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Re: Paradoxically temporal

Well, the bottom line is:  Do we have *any* data that indicates what species 
concept is correct??  Having concepts of what is happening is fine, but the 
real advances come when the concept gives of model of reality.  I infer from 
what you've written that we probably don't have enough data *and* there is a 
distinct possibility that one concept is not valid all the time.

>   Why does the fact that _Eoraptor_ appears later or contemporaneously
>with _Plateosaurus_ in-and-of-itself disqualify it from being
>_Plateosaurus_'s ancestor?

It depends on the species concept being used.  The phylogenetic species
concept would argue that the ancestral species goes extinct upon
speciation, even if one of the daughter lineages is indistinguishable from
the ancestral lineage.  (I'm limiting myself to cladogenetic speciation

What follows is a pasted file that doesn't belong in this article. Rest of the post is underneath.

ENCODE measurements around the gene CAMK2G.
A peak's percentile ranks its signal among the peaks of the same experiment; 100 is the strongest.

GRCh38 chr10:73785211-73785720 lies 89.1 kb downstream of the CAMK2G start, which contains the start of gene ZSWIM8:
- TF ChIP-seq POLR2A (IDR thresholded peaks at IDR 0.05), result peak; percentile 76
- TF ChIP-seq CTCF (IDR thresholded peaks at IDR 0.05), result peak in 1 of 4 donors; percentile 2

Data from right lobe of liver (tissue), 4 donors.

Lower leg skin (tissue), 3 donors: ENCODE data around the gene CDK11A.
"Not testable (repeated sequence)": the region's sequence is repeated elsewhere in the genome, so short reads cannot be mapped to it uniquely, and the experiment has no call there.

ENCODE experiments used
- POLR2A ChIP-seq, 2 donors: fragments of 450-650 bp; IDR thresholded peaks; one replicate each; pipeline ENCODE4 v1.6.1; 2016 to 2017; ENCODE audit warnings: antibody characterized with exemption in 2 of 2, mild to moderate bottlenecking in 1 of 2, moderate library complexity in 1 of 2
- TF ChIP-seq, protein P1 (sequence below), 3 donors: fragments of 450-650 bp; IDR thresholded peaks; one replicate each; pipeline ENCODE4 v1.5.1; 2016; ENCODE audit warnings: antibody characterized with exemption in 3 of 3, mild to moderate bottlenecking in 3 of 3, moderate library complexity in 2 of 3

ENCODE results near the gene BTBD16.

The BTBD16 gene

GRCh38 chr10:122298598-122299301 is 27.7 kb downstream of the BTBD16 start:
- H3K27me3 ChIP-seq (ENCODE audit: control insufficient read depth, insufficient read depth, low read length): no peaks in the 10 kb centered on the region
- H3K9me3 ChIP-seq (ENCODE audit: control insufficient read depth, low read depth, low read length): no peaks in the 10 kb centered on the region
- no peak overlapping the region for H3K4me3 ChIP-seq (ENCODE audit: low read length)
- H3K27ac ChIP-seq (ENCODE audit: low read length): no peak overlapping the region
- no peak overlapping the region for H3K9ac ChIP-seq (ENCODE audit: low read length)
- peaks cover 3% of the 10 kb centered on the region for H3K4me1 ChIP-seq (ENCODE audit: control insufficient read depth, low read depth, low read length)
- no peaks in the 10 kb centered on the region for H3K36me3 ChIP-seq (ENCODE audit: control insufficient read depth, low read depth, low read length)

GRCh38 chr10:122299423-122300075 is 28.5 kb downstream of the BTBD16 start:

here - anagenesis is another issue altogether.)  As such, ancestors must
predate descendents in a perfect fossil record. But, if your species
concept accepts post-cladogenetic survival of the ancestor, and you are
willing to accept durations for species in the tens of millions of years,
then stratigraphy by itself is not a disqualifier.


Christopher Brochu

Postdoctoral Research Scientist
Department of Geology
Field Museum of Natural History
Lake Shore Drive at Roosevelt Road
Chicago, IL  60605  USA

phone:  312-922-9410, ext. 469
fax:  312-922-9566